It has been a dramatic few weeks at the National Labor Relations Board. On his first day in office, President Joe Biden fired Trump-appointed general counsel Peter Robb. Days later, Biden named Peter Sung Ohr as the board’s acting general counsel. Ohr has already taken steps to roll back many of his predecessor’s policies, and lawyers have been watching his actions to divine what might lie ahead under Biden’s NLRB.
One of the biggest winners to emerge from the shake-up at the NLRB has been Scabby the Rat, the large inflatable rodent that often appears outside businesses and construction sites as a sign of protest in a labor dispute.
Robb had wanted to rid sidewalks, picket lines and protests of Scabby, Bloomberg Law reported in 2019, and he pursued multiple cases alleging that deployment of the balloon rat is a form of unlawful picketing. But on Feb. 2, Ohr filed a motion to dismiss a high-profile case about whether Scabby’s appearance at an RV trade show amounted to an illegal secondary boycott that puts pressure on employers not directly involved in the employment dispute.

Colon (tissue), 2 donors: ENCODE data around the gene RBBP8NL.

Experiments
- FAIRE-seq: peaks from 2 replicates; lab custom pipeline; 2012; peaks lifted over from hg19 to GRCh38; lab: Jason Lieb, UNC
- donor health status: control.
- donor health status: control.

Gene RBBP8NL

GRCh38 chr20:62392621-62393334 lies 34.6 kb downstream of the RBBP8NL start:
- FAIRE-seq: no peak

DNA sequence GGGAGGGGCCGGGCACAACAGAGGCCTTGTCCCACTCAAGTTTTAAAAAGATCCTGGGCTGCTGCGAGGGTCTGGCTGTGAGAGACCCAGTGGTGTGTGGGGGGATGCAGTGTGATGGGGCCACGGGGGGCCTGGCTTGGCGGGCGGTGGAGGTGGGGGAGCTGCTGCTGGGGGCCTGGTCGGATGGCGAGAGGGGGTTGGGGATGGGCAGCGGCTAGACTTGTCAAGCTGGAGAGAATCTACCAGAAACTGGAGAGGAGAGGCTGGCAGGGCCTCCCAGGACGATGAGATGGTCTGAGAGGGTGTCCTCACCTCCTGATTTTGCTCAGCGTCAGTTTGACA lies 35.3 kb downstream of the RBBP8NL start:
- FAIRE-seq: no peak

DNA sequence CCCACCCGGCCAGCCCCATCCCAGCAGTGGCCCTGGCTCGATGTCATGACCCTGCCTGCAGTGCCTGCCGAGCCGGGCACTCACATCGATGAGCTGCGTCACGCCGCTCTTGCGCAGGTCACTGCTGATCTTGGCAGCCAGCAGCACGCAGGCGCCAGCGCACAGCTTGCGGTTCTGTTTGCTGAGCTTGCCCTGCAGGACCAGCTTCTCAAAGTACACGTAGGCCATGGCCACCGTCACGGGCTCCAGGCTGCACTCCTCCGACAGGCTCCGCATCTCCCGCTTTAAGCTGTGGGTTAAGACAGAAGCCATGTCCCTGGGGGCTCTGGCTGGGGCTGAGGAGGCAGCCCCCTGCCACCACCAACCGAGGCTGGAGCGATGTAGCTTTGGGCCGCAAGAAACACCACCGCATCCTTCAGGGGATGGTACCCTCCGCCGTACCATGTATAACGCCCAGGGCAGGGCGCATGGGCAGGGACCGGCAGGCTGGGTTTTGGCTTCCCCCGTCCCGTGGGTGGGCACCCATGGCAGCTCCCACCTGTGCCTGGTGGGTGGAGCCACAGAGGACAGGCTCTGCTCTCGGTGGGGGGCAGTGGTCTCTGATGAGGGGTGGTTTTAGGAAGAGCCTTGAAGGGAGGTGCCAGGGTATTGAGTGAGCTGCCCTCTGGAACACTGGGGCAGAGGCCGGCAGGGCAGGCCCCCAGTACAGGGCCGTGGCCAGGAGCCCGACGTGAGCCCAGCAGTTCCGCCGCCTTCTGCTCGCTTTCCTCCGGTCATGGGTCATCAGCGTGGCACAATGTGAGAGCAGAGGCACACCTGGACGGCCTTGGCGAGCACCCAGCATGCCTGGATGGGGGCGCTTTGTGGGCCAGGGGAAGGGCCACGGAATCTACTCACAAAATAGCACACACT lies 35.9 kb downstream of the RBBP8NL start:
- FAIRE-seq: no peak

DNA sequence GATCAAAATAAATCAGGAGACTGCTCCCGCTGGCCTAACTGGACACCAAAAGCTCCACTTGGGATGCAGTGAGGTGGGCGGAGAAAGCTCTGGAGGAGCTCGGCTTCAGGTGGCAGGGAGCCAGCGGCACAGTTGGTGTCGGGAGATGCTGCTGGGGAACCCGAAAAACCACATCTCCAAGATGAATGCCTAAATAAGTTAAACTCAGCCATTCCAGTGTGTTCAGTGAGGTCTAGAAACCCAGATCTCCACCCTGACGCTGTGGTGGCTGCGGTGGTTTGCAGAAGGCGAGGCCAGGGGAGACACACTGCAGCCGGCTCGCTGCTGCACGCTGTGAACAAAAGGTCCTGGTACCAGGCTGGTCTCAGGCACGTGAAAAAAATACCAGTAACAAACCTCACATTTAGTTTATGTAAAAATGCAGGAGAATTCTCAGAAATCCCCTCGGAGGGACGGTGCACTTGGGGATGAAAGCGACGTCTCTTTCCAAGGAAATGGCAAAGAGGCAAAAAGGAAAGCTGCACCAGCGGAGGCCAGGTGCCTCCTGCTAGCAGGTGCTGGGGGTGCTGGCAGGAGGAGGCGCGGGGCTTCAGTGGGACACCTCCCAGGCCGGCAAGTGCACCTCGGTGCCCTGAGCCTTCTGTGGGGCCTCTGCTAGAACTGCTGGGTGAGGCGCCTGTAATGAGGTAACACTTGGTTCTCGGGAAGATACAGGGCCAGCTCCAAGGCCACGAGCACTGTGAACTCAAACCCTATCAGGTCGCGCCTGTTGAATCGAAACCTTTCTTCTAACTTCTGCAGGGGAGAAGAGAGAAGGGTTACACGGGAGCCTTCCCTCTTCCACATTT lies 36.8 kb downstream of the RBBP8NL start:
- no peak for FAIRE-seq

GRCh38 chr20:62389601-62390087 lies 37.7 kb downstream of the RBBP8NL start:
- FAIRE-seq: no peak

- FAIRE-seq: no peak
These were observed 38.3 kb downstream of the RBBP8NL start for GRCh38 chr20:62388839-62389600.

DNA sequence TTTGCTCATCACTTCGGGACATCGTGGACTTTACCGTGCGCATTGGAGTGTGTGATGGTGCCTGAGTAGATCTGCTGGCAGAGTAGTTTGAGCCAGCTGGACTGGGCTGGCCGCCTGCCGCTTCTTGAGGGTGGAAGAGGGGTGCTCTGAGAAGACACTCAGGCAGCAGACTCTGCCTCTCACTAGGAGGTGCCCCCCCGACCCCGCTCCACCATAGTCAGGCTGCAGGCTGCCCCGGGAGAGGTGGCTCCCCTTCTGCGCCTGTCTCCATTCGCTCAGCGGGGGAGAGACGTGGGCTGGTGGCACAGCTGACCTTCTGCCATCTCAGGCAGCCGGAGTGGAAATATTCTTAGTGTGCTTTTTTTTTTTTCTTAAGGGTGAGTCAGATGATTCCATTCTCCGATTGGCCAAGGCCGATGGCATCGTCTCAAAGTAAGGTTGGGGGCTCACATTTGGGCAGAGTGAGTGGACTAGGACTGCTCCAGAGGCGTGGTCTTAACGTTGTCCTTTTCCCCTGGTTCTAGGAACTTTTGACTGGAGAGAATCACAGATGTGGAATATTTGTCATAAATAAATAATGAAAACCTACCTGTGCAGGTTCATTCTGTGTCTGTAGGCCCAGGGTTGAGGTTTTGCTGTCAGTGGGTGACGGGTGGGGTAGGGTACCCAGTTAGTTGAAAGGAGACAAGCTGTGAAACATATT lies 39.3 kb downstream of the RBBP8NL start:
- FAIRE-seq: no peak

“General Counsel Ohr is going to release Scabby from the very temporary cage that Scabby was in during the General Counsel Robb years, and Scabby is going to be out there in full effect,” said Sherman & Howard member Patrick Scully. “And I think that’s quite clear, based on [Ohr’s] action so far in abandoning that prosecution.”
According to Scully, Ohr’s motion to dismiss isn’t just a green light for Scabby but also a sign that unions will be free to engage in other forms of non-picketing protest, such as stationary banners and street theater, under Biden’s NLRB.